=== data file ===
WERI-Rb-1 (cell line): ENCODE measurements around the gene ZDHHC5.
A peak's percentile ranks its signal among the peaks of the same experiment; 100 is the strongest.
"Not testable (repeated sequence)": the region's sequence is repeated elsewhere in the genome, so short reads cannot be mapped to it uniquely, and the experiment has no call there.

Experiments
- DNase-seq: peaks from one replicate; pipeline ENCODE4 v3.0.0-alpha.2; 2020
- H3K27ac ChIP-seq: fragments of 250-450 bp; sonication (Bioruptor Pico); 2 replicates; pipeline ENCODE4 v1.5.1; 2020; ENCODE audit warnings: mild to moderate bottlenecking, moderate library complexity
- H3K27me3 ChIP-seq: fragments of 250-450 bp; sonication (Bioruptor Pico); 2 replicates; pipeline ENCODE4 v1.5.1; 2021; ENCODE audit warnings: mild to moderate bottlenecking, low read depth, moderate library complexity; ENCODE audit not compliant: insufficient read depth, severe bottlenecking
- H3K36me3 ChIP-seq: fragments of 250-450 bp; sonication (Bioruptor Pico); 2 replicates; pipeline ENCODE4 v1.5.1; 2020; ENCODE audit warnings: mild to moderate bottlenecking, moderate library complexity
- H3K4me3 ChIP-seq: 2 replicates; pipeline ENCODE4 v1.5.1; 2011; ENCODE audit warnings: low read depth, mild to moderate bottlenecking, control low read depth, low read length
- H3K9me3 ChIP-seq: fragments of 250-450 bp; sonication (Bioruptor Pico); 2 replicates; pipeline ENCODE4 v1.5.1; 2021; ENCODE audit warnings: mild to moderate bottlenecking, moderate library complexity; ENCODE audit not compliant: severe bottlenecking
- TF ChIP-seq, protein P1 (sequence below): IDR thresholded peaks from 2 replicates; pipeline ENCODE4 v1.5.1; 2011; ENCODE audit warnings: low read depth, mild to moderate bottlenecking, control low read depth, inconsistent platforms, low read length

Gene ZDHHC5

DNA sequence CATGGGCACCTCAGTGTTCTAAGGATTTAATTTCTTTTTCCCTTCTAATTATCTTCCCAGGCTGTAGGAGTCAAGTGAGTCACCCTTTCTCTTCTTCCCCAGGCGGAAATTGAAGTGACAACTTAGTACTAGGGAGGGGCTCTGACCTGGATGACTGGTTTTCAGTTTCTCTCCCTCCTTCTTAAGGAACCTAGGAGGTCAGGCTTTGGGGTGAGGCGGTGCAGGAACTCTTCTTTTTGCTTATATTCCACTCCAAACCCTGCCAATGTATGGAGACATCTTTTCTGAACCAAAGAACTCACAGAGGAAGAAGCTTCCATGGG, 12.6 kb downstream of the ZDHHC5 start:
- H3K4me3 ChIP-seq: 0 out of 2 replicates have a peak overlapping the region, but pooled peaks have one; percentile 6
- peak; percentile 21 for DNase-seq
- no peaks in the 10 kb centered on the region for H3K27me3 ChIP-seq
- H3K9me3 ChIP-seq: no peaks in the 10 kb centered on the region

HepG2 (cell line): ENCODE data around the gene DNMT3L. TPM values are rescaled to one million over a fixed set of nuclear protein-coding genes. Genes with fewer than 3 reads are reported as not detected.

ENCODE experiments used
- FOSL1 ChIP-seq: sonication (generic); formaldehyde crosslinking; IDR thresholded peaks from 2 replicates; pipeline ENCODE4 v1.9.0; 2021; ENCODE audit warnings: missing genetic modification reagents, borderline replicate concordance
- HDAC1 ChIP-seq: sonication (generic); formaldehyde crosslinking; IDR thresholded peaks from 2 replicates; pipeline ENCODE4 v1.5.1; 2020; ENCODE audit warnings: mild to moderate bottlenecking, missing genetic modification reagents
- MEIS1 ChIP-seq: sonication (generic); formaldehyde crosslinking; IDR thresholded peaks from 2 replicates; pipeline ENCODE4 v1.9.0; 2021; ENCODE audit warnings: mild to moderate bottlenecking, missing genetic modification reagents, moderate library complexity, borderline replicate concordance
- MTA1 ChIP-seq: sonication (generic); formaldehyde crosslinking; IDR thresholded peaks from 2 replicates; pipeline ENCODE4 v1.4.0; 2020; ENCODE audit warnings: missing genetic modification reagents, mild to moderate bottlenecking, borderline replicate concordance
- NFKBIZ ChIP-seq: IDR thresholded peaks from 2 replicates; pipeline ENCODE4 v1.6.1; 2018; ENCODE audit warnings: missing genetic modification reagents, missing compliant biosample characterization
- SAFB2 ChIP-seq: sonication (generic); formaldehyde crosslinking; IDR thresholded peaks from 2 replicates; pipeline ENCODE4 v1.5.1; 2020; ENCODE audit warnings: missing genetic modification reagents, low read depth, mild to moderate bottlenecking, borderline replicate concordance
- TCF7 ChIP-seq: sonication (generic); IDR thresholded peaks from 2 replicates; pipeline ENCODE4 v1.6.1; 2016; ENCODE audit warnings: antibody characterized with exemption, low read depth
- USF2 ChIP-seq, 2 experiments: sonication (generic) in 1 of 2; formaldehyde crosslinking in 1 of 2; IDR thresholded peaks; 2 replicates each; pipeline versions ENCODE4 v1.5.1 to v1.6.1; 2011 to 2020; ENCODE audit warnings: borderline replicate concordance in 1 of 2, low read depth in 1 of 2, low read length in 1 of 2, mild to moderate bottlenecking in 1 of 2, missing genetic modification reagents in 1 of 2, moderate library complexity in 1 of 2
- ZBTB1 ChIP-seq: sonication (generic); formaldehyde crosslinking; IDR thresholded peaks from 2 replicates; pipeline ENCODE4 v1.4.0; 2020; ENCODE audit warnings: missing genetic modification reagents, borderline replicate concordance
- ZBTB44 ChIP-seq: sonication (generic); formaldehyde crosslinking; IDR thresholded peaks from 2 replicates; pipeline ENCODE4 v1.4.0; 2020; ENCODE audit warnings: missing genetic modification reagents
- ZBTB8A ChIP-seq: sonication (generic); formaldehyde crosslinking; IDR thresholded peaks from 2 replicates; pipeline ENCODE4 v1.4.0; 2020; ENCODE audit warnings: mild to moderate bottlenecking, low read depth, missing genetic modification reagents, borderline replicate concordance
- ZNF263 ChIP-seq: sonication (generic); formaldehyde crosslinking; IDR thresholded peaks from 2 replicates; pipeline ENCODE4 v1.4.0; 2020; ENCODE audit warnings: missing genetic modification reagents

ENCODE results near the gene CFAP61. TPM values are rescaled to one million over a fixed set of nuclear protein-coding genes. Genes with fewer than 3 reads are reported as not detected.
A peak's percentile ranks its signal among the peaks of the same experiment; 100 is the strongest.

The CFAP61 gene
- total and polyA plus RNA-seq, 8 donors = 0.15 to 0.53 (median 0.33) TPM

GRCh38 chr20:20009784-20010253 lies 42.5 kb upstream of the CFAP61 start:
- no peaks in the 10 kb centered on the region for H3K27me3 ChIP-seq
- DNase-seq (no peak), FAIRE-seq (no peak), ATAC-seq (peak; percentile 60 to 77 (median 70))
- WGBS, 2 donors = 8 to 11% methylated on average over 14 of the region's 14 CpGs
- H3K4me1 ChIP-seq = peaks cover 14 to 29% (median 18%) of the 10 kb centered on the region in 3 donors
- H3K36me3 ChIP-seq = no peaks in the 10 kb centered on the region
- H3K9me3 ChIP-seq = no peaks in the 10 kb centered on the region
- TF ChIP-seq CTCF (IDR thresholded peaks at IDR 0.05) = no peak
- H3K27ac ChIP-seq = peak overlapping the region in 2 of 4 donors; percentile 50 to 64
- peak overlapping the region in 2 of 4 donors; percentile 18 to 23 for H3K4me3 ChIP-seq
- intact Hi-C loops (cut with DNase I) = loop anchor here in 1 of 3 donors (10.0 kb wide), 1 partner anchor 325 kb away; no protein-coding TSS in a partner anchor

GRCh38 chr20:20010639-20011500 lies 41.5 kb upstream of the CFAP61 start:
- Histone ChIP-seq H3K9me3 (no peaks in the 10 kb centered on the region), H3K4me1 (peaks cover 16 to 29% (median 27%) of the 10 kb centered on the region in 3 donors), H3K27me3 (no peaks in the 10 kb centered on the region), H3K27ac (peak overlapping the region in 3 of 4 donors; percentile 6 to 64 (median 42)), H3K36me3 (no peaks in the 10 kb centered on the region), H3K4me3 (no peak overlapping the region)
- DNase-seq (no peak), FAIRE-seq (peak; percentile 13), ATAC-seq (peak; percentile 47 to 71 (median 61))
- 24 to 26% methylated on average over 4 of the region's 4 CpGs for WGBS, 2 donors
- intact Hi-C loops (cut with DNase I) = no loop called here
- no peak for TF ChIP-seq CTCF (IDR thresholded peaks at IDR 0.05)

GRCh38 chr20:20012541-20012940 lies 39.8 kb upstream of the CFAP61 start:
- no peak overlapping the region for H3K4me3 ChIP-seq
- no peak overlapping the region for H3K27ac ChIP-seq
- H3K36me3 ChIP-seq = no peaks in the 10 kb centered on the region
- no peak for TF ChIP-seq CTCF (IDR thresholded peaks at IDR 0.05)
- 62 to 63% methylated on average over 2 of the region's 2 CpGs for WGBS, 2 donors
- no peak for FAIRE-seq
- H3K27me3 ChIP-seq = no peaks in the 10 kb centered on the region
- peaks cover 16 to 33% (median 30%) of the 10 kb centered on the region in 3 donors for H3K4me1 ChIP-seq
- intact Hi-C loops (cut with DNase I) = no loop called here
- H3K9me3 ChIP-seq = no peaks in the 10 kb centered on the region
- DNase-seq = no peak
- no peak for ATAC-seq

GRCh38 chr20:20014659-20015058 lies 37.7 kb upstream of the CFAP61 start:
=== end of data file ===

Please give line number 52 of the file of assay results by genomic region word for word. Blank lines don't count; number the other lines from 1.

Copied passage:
- no peak for TF ChIP-seq CTCF (IDR thresholded peaks at IDR 0.05)